The ice in the Arctic is much younger than normal, with vast regions now covered by first-year ice and much less area covered by multiyear ice. Left: February distribution of ice by its age during normal Arctic conditions (1985-2000 average). Right: February 2008 Arctic ice age distribution. Click image to enlarge. Credit: NSIDC


Joey Comiso of NASA's Goddard Space Flight Center in Greenbelt, Md., the lead author of a 2007 related study, used data from NASA's passive microwave data set to establish that the perennial ice cover at the summer Arctic ice minimum in 2007 was about 40 percent less than the 28-year average. According to the latest observations from the National Snow and Ice Data Center (an organization partially funded by NASA), perennial sea ice dropped from about 40 percent of the total ice pack last year to 30 percent of total ice this winter. The perennial ice is also growing younger, meaning that it is thinner and will be more vulnerable during the summer melt period.

In light of the Arctic’s cold spell this winter, NASA satellites and scientists will continue to carefully watch conditions in the Arctic Ocean as summer settles in to better determine the extent of the perennial sea ice.

> Click for main page on the Sea Ice Conditions Multimedia telecon
http://www.nasa.gov/topics/earth/features/seaice_conditions_main.html

Related Links:

> NASA Examines Arctic Sea Ice Changes Leading to Record Low in 2007
http://www.nasa.gov/vision/earth/lookingatearth/quikscat-20071001.html
> 'Remarkable' Drop in Arctic Sea Ice Raises Questions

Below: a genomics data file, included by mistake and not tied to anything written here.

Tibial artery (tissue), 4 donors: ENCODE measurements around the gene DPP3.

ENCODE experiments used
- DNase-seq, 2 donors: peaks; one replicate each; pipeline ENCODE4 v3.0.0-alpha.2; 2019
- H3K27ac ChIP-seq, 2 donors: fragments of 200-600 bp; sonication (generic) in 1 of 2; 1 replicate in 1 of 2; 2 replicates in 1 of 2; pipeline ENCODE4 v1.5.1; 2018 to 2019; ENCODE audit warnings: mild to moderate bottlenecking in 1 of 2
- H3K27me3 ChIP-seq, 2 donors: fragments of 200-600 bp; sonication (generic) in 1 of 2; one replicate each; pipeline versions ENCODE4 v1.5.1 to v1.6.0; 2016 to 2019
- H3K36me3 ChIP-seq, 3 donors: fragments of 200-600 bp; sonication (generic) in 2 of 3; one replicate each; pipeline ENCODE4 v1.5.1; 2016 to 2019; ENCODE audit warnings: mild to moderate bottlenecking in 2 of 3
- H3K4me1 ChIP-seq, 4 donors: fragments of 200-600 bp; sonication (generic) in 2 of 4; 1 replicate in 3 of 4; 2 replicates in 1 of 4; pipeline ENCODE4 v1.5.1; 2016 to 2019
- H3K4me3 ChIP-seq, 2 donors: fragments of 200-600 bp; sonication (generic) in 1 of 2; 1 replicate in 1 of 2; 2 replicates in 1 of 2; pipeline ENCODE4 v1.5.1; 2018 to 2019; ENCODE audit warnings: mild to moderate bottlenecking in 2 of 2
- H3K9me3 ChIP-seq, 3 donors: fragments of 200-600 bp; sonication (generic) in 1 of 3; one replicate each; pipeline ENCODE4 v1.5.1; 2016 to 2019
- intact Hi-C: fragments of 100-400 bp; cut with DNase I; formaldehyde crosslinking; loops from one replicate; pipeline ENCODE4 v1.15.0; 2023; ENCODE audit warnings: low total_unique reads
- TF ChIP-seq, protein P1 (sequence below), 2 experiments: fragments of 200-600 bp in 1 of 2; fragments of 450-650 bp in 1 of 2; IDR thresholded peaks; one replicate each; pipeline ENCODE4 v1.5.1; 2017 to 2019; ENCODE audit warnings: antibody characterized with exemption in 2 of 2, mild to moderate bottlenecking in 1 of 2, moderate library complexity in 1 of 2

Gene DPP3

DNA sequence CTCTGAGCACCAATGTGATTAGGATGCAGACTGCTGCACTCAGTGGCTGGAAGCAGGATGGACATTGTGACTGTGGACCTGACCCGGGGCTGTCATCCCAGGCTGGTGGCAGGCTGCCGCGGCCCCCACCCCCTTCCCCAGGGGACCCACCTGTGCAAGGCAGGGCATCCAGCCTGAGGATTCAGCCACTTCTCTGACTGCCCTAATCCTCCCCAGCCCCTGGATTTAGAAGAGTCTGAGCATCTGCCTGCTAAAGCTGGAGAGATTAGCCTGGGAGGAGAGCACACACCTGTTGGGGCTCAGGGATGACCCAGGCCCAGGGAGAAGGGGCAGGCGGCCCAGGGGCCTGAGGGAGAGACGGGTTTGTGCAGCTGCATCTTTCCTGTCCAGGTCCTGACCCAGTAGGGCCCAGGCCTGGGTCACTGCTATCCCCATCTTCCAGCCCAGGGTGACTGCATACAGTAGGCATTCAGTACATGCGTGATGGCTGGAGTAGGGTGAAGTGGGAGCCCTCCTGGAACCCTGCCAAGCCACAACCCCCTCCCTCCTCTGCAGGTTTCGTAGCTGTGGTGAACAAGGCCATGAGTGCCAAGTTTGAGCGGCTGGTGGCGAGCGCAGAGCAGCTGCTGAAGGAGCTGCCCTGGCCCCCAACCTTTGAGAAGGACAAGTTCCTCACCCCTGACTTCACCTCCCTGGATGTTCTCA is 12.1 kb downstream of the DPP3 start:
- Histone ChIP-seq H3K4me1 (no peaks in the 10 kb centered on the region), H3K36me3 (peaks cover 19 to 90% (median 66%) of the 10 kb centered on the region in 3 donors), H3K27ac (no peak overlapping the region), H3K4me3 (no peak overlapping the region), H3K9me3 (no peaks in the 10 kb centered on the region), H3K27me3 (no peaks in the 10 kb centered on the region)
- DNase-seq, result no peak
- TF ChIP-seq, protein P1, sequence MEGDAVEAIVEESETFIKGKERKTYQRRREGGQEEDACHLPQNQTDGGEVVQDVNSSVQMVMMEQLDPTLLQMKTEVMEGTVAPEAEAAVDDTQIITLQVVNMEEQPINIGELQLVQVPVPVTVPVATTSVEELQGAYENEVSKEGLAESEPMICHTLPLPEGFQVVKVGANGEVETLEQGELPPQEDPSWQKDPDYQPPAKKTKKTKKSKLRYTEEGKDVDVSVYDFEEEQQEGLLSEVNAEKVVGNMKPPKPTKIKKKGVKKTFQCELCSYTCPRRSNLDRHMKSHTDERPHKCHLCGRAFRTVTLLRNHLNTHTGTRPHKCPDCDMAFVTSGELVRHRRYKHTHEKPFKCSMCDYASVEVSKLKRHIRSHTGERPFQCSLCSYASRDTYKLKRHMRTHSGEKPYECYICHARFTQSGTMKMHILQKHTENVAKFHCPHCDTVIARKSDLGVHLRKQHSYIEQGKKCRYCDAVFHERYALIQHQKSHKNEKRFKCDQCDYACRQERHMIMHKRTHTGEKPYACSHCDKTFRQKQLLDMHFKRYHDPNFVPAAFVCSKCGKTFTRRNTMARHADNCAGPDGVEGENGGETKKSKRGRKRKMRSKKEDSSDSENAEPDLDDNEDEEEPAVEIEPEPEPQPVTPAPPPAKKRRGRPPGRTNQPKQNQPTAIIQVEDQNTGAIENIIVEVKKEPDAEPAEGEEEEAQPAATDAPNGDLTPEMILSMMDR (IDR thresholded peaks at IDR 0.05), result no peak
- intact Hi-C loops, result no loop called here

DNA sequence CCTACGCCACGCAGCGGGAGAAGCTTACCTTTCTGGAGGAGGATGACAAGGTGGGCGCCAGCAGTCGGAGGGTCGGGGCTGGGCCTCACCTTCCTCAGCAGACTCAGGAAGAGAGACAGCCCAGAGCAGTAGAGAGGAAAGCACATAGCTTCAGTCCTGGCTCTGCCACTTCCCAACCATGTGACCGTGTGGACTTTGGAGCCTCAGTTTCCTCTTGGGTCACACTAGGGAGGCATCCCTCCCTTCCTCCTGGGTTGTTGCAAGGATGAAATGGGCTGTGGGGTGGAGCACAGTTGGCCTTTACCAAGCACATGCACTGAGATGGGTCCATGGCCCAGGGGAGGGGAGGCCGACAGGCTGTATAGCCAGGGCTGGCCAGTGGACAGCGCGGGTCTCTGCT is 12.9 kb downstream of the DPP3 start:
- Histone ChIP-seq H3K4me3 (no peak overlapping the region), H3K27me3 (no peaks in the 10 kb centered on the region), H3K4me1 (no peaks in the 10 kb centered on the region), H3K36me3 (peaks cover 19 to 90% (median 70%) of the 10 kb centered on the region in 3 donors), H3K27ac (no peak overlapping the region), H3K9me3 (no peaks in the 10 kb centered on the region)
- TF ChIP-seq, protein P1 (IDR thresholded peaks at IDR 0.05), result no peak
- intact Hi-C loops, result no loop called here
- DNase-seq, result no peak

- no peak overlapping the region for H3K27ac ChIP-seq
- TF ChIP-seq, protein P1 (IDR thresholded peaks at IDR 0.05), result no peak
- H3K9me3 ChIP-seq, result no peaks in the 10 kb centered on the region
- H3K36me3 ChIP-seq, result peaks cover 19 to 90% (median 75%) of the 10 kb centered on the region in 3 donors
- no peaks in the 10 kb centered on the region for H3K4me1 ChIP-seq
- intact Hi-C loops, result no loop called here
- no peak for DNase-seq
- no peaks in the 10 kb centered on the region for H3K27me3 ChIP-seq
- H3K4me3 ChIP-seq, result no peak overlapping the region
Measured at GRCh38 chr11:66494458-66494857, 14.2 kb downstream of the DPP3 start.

http://www.nasa.gov/vision/earth/environment/arctic_minimum.html
> National Snow and Ice Data Center’s Sea Ice Page
http://nsidc.org/sotc/sea_ice.html

Source: http://www.nasa.gov/topics/earth/features/seaice_conditions_feature.html
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Date d'inscription : 14/05/2008

MessageSujet: Re: La banquise Arctique ne récupère pas (Mars 2008)   Lun 19 Mai - 11:15

[quote="Alain"]D'après les dernières nouvelles de la Nasa la banquise Arctique n'a pas bien récupéré ses pertes de l'été 2007.

Pourtant, d'après ce schéma, issu des données de la NOAA, la banquise arctique a atteint une surface proche de 14 millions de km² cet hiver

http://arctic.atmos.uiuc.edu/cryosphere/IMAGES/current.365.jpg
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MessageSujet: Re: La banquise Arctique ne récupère pas (Mars 2008)   Lun 2 Nov - 16:53

Vous vous trompez Astre Noir, la tendance de l'Arctique est bien à la baisse.



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Et même si les surface de glace semblent se reformer, il en est tout autre lorsque l'on observe l'épaisseur de la banquise, celle-ci est belle et bien en diminution constante.